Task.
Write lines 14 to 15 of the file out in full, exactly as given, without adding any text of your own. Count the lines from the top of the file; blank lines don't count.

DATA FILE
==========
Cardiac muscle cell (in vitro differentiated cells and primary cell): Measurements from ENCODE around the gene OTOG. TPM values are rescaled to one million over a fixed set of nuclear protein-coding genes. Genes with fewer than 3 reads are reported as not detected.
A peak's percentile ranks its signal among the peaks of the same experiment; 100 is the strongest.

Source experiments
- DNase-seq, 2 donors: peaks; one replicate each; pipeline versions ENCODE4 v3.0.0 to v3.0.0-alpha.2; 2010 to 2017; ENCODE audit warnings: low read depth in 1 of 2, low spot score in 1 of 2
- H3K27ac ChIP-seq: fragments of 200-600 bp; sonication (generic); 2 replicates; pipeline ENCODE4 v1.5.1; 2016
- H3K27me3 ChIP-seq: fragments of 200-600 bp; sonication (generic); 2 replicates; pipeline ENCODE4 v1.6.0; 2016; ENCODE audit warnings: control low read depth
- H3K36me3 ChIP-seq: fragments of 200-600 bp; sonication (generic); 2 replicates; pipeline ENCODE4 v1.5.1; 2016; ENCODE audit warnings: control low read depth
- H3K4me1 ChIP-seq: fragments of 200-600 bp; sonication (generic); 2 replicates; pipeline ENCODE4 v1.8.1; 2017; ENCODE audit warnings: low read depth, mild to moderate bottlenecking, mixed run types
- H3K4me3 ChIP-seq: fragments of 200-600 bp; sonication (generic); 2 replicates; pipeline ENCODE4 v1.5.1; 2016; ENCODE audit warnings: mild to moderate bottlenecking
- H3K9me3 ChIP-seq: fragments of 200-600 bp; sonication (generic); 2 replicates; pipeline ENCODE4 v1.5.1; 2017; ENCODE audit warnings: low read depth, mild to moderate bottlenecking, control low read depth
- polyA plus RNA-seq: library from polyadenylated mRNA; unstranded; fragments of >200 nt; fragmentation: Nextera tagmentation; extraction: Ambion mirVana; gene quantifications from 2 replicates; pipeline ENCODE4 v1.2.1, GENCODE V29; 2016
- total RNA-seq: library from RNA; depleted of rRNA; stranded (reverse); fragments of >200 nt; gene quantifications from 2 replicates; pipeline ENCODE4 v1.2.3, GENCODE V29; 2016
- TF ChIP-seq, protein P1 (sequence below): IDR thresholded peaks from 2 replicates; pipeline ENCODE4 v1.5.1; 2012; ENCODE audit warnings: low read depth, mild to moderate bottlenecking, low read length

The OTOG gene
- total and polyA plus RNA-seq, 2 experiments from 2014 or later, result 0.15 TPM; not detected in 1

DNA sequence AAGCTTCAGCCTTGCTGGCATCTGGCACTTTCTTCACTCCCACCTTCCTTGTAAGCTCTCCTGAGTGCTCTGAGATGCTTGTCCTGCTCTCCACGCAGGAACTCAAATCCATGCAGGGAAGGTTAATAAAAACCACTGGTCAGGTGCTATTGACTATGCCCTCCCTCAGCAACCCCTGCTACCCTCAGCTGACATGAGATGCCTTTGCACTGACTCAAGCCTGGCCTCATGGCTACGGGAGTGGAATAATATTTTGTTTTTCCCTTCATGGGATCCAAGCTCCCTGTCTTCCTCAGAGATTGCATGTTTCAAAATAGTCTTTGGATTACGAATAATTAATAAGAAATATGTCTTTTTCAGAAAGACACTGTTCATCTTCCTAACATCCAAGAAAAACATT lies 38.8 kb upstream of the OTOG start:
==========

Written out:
The OTOG gene
- total and polyA plus RNA-seq, 2 experiments from 2014 or later, result 0.15 TPM; not detected in 1